Del-Fi that eventually landed Chan his first recording contract. In the aftermath of Valen's tragic
death in February 1959, Redfield chose Del-Fi to pitch Chan, as he thought Chan
sounded similar to Valens. He had Chan and his band come down to his station to record
"Hippy Hippy Shake", Redfield sent the tape to Del-Fi founder, Bob Keane.
Keane was impressed by Chan's talent and immediately brought him to Los Angeles.
Upon his arrival in Los Angeles, accompanied only by his acoustic guitar, Chan
played his songs one-on-one for Bob Keane, who had his trusty 2-track machine running.
This tape survived and will be included on the Del-Fi story box set.
Keane really liked what he heard and set Chan up for his first full-fledged studio
session in June of 1959. It was held at the legendary Gold Star Studios in Hollywood.
Chan was accompanied by the same studio musicians that recorded with Ritchie Valens.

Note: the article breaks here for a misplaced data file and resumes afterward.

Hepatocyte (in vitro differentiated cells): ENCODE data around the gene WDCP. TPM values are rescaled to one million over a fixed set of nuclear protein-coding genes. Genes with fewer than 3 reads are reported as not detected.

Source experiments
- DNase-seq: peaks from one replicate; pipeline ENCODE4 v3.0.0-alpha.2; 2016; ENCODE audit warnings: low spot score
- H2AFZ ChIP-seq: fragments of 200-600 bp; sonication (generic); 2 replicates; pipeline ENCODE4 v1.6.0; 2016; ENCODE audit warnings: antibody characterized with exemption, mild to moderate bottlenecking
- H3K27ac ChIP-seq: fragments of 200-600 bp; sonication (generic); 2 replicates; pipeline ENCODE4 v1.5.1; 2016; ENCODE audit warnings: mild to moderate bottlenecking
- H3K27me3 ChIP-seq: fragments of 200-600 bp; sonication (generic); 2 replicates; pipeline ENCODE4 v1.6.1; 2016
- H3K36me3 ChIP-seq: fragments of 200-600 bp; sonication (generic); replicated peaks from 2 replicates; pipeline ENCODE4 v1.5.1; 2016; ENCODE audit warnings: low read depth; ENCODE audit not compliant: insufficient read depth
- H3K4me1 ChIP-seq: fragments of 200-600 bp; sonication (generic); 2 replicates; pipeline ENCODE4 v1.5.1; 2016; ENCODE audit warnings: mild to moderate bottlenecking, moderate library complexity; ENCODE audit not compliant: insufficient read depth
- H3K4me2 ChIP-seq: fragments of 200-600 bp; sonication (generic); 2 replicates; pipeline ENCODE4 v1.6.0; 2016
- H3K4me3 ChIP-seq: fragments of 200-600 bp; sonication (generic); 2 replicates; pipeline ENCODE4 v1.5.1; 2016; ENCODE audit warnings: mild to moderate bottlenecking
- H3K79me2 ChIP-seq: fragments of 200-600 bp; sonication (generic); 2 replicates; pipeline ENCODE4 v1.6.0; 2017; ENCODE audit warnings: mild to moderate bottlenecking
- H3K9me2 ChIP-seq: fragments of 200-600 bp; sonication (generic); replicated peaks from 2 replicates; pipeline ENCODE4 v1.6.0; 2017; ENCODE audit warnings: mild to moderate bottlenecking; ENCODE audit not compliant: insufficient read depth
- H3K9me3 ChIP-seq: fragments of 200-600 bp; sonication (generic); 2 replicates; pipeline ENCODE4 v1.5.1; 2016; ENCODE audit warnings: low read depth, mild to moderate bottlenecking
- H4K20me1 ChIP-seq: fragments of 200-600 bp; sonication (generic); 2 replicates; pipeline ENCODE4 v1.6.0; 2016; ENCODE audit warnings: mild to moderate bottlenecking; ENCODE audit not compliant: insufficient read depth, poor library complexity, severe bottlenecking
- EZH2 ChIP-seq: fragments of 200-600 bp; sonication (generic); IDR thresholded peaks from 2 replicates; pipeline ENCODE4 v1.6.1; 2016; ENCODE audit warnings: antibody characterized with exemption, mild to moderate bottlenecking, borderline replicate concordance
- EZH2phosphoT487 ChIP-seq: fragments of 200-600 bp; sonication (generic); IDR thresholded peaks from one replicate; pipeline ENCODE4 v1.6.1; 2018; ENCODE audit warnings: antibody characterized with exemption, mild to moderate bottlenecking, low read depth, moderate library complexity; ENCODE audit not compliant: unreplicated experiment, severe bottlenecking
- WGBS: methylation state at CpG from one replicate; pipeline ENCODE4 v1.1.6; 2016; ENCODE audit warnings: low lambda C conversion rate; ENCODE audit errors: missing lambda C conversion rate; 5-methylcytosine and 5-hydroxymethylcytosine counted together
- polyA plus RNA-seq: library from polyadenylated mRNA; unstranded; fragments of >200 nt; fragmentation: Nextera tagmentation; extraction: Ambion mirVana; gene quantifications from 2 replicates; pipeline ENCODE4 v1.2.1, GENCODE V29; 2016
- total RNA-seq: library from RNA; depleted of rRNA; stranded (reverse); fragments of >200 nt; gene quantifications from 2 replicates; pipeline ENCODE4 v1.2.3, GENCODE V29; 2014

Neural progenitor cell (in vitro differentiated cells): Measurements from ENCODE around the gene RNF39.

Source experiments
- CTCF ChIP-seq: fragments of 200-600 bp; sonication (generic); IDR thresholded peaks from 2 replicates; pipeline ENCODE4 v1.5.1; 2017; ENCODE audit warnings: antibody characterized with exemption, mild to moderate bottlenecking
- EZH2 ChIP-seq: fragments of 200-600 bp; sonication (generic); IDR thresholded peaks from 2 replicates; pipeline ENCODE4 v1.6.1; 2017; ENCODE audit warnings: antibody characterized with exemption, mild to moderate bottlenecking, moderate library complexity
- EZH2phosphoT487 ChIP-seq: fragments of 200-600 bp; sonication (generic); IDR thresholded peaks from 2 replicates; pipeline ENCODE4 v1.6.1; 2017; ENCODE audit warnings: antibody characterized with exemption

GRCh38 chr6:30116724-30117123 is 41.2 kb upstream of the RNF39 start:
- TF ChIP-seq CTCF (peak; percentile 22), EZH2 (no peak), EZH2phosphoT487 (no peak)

Rene Hall played lead guitar and six string bass, Irving Ashby, former member of the Nat
King Cole Trio on stand up bass, Barney Kissel on rhythm guitar and Earl Plamer on
drums. Rene Hall plucked a longhorn Danelectro bass as if it were a lead guitar. "It is
what he used for the lick that starts out Ritchie's 'La Bamba', said Chan.
The very first song laid down was the rapid rocker "Hippy Hippy Shake", a blistering 1:43 blowout
of white -hot hysteria. A single was released as Del-Fi 4119 with a ballad "If I Had a Way" on the flip.
"Hippy Hippy Shake" was well received in the United States and shot all the way to #3
in Australia. In early 1960, Chan was whisked off for a nation tour "Down Under"
which featured Jerry Lee Lewis. The single made its way to Liverpool where the Beatles
jumped on it and it now appears on "The Beatles Live at the BBC". The Swinging Blue
Jeans had a hit with it, #24 in the U.S. and #3 in England, 5 years after Chan
recorded it. "Every band in Liverpool had that song in the repertoire", says Rip Masters,
longtime rockabilly/boogie-woogie madman.